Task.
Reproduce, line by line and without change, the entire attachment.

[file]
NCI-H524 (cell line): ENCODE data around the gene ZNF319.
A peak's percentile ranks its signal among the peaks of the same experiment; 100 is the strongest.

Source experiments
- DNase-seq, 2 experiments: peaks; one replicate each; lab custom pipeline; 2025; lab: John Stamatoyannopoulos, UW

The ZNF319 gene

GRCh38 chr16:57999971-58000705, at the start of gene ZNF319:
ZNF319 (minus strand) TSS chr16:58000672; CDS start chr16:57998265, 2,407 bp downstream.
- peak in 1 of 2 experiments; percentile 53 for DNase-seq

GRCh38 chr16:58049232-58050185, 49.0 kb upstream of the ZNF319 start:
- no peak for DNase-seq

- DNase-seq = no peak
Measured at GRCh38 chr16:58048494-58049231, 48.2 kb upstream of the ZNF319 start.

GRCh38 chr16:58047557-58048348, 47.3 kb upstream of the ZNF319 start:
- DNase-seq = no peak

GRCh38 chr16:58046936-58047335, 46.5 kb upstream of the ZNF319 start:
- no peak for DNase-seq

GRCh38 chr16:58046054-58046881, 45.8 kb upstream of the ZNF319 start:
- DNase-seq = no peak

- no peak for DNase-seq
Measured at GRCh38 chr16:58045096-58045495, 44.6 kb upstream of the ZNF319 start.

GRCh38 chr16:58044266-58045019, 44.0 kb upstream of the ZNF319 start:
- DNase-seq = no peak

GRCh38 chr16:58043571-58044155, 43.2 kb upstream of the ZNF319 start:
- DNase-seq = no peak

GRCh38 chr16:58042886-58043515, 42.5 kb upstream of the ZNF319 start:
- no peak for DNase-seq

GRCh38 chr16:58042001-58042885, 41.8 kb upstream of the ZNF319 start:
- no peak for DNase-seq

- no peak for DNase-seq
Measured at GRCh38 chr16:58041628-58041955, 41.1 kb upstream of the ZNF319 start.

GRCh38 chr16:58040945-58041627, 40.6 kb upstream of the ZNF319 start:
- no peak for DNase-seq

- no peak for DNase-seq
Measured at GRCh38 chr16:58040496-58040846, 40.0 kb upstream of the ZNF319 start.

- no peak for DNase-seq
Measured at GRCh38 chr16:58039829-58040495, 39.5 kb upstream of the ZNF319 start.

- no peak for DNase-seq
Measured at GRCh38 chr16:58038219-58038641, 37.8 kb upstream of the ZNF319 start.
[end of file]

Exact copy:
NCI-H524 (cell line): ENCODE data around the gene ZNF319.
A peak's percentile ranks its signal among the peaks of the same experiment; 100 is the strongest.

Source experiments
- DNase-seq, 2 experiments: peaks; one replicate each; lab custom pipeline; 2025; lab: John Stamatoyannopoulos, UW

The ZNF319 gene

GRCh38 chr16:57999971-58000705, at the start of gene ZNF319:
ZNF319 (minus strand) TSS chr16:58000672; CDS start chr16:57998265, 2,407 bp downstream.
- peak in 1 of 2 experiments; percentile 53 for DNase-seq

GRCh38 chr16:58049232-58050185, 49.0 kb upstream of the ZNF319 start:
- no peak for DNase-seq

- DNase-seq = no peak
Measured at GRCh38 chr16:58048494-58049231, 48.2 kb upstream of the ZNF319 start.

GRCh38 chr16:58047557-58048348, 47.3 kb upstream of the ZNF319 start:
- DNase-seq = no peak

GRCh38 chr16:58046936-58047335, 46.5 kb upstream of the ZNF319 start:
- no peak for DNase-seq

GRCh38 chr16:58046054-58046881, 45.8 kb upstream of the ZNF319 start:
- DNase-seq = no peak

- no peak for DNase-seq
Measured at GRCh38 chr16:58045096-58045495, 44.6 kb upstream of the ZNF319 start.

GRCh38 chr16:58044266-58045019, 44.0 kb upstream of the ZNF319 start:
- DNase-seq = no peak

GRCh38 chr16:58043571-58044155, 43.2 kb upstream of the ZNF319 start:
- DNase-seq = no peak

GRCh38 chr16:58042886-58043515, 42.5 kb upstream of the ZNF319 start:
- no peak for DNase-seq

GRCh38 chr16:58042001-58042885, 41.8 kb upstream of the ZNF319 start:
- no peak for DNase-seq

- no peak for DNase-seq
Measured at GRCh38 chr16:58041628-58041955, 41.1 kb upstream of the ZNF319 start.

GRCh38 chr16:58040945-58041627, 40.6 kb upstream of the ZNF319 start:
- no peak for DNase-seq

- no peak for DNase-seq
Measured at GRCh38 chr16:58040496-58040846, 40.0 kb upstream of the ZNF319 start.

- no peak for DNase-seq
Measured at GRCh38 chr16:58039829-58040495, 39.5 kb upstream of the ZNF319 start.

- no peak for DNase-seq
Measured at GRCh38 chr16:58038219-58038641, 37.8 kb upstream of the ZNF319 start.